#3 Judopay's Sho~dan Programme
Following the second blog in our series: Creating Judopay's Next-Gen Tech Platform, we looked at how Judopay’s engineering team:
- Were faced with an outdated system.
- Rebuilt the core systems onto a new tech stack.
- Delivered a next-gen payment platform as part of their Sho~dan programme.
Using tech to challenge the status quo, and using it as an opportunity to innovate, we are very proud to share with you how we got there.
Introducing Judopay’s Sho~dan Programme
What is “Sho~dan”?
– [ ʃo • dɪn ]
sho – Japanese word for first, new or beginning.
dan – the black belt ranking system commonly used in martial arts introduced by the founder of Judo (the sport, not Judopay…)
Sho~dan is not just a play on our name, it has a deeper, more meaningful relevance as the name chosen for Judopay’s new tech vision.
Sho~dan is the first ‘dan’ black belt in Judo martial arts, and represents a recognised elevated level of technical proficiency. However, you don’t get to be a black belt overnight! Your journey beforehand provides the foundation on which this new level has been achieved.
It is also not our final destination. With continued perseverance and commitment we can move up the ranks, improving and evolving our platform beyond the level of Sho~dan.
If Judopay’s tech stack was stable and worked for its imminent demand, why embark on the Sho~dan initiative?
I asked David Judopay’s Head of Infrastructure and Automation Engineering, why embark on the Sho~dan initiative?
“In 2019, our engineering team was facing a number of challenges. Judopay had just spent the first 7 years of its existence building and running a .NET monolith.
During this time, the company pivoted multiple times, drastically changing the requirements of our systems.
The need to move quickly and adapt to these changing requirements introduced a tremendous amount of technical debt.
The system had become so convoluted and difficult to work with, we felt it would be easier to start from scratch.
This was not a light decision! Rebuilding your core business systems is incredibly difficult, costly, and risks disaster. It is important to carefully consider the scope of the work you are taking on.
In our case, we felt it was the only option which would allow us to meet our long term business objectives. Working within the constraints of the existing system had simply become far too time consuming.”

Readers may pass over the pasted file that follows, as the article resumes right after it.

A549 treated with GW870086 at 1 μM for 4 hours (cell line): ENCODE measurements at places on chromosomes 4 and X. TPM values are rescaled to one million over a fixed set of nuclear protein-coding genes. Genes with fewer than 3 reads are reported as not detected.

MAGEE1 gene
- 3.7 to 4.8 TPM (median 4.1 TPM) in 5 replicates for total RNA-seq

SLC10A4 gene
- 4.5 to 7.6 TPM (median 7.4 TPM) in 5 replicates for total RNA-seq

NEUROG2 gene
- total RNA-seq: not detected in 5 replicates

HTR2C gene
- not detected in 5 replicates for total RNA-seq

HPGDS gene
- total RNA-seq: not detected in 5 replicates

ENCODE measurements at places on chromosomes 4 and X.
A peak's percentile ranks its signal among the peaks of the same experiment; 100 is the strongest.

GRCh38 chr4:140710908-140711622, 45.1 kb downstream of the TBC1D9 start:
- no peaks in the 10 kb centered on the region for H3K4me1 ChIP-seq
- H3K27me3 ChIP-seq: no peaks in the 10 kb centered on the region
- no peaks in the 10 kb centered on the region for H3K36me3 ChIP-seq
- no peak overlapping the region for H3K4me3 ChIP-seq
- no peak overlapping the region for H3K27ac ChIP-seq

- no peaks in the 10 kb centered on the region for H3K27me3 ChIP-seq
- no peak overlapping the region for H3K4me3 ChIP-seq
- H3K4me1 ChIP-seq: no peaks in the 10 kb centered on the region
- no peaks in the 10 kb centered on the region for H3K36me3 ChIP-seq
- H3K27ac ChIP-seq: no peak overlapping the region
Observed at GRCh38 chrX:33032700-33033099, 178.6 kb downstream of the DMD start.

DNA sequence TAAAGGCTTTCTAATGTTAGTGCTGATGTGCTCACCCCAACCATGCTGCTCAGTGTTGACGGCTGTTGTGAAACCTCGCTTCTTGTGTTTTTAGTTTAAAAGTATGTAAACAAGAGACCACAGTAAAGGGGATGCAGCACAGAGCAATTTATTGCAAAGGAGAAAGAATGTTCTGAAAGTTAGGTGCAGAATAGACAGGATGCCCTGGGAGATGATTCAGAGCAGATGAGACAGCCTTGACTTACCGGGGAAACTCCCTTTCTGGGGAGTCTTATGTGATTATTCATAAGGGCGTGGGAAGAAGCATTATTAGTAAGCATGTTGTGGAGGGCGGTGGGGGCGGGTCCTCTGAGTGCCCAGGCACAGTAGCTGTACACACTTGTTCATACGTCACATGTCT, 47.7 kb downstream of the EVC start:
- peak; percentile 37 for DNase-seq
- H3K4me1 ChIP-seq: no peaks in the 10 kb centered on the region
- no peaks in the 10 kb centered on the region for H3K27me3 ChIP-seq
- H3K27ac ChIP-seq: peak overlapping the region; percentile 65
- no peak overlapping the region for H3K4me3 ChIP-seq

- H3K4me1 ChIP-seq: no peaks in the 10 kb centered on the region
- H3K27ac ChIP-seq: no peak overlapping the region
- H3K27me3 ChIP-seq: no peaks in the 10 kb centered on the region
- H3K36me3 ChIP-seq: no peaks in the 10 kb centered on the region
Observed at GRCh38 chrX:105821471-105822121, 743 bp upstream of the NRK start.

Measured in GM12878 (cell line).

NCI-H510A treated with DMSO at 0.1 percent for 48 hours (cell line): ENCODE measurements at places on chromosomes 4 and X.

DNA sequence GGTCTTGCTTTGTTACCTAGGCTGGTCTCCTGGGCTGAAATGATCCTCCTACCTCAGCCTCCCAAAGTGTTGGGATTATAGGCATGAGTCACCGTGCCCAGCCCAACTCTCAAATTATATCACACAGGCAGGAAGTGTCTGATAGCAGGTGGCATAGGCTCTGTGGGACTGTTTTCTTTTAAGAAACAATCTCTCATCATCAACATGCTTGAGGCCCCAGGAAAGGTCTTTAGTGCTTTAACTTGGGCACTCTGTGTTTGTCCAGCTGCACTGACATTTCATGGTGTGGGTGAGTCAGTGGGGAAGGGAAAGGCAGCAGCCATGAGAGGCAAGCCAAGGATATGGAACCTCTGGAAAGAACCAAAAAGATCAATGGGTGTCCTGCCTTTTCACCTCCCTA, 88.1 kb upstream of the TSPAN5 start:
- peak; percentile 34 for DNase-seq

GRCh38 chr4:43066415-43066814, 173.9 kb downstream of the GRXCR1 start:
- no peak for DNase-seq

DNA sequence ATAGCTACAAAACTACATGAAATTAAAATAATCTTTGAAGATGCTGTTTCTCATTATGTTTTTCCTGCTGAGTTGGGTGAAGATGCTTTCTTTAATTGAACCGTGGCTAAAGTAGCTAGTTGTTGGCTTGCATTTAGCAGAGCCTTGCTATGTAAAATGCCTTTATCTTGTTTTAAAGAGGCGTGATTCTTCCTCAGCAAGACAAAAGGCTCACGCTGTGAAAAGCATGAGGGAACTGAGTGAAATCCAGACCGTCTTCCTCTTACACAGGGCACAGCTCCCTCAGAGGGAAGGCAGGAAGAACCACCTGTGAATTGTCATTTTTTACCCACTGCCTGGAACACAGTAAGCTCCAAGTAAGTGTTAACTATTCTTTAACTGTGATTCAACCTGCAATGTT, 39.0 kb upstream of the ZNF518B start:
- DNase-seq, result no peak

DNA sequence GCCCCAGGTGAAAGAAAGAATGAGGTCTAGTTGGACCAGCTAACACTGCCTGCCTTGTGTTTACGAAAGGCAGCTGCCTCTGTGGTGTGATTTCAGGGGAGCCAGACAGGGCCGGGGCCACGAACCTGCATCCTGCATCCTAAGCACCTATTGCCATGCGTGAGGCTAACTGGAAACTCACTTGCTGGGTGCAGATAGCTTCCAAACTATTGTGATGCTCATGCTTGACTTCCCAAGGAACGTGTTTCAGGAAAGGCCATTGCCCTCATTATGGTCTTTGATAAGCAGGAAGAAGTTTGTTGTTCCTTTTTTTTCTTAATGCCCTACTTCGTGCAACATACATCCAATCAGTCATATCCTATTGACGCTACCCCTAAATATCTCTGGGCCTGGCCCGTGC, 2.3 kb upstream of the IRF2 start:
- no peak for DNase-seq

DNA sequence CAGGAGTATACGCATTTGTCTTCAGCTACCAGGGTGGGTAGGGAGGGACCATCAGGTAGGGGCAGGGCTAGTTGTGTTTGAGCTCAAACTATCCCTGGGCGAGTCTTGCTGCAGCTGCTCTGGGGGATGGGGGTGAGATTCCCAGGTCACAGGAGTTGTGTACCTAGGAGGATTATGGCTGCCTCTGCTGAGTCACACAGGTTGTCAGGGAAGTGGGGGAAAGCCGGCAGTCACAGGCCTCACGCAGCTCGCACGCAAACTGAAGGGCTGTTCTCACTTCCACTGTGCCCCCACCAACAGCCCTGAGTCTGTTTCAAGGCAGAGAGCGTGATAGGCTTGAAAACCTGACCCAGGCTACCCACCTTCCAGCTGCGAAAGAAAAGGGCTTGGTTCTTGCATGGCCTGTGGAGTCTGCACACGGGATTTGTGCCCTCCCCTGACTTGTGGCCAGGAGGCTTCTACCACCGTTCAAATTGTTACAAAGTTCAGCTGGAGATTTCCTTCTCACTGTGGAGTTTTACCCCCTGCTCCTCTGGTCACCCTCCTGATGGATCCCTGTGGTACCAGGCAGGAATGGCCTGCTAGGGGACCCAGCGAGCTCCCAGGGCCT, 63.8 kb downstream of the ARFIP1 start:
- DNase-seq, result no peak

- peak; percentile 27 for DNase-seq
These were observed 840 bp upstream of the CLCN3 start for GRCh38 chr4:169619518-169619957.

The Core Foundations of Sho~dan
David reflects on how Sho~dan, Judopay’s next-gen tech platform came to life.
Sho~dan came to life as a result of our desire to meet the following goals:
- Replace our monolith with a microservice-based architecture in order to:
- Enable more dynamic scaling
- Enforce domain driven design principles
- Reduce the size of deployables in order to enable rapid and frequent deployments.
- Reduce the complexity in our existing systems by re-implementing software to meet today’s requirements, rather than the requirements of 5 years ago.
- Take advantage of cloud platform capabilities to:
- help us scale quickly
- leverage managed services to save us time building solutions to already solved problems.
- Automate as much as possible to reduce manual toil.
- Shift the mindset of the team to building small, re-usable, consistent components and adopting functional programming paradigms.
We call these re-usable components the Sho~dan microservices framework.
- Adopt reactive software principles in order de-couple system dependencies and benefit from improved flexibility and scalability.
Sho~dan is about scalable, robust and consistent software delivery, focused on maximising business agility, enabling the rapid, frequent and reliable delivery of large, sophisticated applications without needless complexity.
The rest of this blog discusses one aspect of Sho~dan - our microservices framework.
Decomposing Complexity with the Sho~dan Microservices Framework